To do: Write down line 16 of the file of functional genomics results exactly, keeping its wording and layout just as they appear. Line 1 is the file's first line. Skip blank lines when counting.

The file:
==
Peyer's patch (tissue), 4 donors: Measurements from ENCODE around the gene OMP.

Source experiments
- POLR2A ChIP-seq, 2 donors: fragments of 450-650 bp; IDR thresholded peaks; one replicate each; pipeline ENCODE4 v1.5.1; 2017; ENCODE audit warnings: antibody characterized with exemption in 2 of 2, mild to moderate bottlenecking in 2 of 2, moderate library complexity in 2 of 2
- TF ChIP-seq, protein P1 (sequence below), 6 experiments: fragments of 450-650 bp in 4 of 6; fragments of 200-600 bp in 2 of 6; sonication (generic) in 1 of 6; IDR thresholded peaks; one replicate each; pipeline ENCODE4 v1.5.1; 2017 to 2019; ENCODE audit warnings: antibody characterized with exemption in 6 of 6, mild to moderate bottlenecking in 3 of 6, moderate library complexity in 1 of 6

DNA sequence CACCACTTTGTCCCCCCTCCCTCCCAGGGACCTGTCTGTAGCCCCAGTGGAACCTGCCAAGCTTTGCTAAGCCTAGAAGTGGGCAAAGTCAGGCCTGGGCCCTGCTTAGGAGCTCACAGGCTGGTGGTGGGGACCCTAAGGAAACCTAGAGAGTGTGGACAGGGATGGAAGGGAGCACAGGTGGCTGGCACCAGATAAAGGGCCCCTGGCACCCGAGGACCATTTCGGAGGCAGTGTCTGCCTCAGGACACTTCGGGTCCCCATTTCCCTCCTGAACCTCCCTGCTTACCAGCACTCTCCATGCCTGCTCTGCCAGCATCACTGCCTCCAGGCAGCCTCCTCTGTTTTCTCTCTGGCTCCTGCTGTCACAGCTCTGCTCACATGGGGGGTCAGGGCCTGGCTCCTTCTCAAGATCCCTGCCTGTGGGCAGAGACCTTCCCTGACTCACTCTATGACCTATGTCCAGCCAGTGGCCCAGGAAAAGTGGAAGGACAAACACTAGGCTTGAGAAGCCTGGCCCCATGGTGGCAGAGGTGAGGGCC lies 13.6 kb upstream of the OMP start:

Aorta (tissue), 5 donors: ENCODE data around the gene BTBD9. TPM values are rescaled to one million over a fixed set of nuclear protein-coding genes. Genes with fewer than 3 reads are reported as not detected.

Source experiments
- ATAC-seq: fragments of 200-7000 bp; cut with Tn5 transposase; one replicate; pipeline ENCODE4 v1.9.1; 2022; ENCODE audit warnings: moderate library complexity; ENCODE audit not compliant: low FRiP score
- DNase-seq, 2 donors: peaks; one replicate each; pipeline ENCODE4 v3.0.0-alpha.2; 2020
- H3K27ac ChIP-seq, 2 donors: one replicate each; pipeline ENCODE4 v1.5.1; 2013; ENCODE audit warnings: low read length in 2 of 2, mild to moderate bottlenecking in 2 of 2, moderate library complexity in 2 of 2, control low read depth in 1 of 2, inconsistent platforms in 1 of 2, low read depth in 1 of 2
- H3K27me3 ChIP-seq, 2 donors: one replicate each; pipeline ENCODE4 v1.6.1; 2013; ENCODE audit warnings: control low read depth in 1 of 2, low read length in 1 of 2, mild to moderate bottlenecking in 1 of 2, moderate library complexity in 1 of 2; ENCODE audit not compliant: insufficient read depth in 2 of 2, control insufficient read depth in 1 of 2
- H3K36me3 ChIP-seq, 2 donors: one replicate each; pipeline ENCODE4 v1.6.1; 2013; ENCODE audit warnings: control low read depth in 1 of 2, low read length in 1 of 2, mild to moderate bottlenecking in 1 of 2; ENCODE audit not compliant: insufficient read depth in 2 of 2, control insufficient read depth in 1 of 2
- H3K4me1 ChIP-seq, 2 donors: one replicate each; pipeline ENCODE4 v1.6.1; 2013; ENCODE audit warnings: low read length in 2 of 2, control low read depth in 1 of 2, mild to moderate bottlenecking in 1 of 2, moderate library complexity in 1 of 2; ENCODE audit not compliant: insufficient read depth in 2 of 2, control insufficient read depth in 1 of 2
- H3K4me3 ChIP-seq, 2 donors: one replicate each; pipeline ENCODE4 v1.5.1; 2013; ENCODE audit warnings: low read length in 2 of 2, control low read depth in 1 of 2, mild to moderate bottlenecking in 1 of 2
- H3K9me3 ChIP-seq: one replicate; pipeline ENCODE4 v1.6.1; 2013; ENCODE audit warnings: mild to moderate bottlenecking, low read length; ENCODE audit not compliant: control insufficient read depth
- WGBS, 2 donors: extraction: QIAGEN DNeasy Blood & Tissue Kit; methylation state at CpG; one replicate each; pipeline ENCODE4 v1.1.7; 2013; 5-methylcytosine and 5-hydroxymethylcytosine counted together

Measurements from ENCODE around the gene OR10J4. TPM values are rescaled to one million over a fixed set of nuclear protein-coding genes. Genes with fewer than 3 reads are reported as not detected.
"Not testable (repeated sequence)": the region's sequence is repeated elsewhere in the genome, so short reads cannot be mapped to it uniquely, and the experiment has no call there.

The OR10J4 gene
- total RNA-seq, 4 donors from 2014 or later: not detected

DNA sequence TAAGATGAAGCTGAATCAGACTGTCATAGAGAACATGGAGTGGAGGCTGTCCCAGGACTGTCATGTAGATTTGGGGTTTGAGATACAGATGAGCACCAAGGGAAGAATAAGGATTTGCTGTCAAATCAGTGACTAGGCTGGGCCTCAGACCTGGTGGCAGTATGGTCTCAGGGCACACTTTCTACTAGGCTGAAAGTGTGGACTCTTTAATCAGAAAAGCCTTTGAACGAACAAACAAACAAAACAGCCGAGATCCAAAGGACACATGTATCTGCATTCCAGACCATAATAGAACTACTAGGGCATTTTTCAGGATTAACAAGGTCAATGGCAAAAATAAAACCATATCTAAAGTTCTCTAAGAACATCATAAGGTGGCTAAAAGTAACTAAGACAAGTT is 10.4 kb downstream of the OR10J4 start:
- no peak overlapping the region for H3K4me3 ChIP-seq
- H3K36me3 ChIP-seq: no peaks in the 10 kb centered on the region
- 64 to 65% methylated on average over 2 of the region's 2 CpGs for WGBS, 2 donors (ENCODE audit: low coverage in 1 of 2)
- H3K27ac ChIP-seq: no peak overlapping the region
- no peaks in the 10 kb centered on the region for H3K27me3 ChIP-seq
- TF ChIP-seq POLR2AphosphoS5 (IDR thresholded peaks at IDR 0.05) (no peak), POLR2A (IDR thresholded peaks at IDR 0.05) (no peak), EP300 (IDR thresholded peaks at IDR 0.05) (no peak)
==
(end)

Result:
- WGBS, 2 donors: extraction: QIAGEN DNeasy Blood & Tissue Kit; methylation state at CpG; one replicate each; pipeline ENCODE4 v1.1.7; 2013; 5-methylcytosine and 5-hydroxymethylcytosine counted together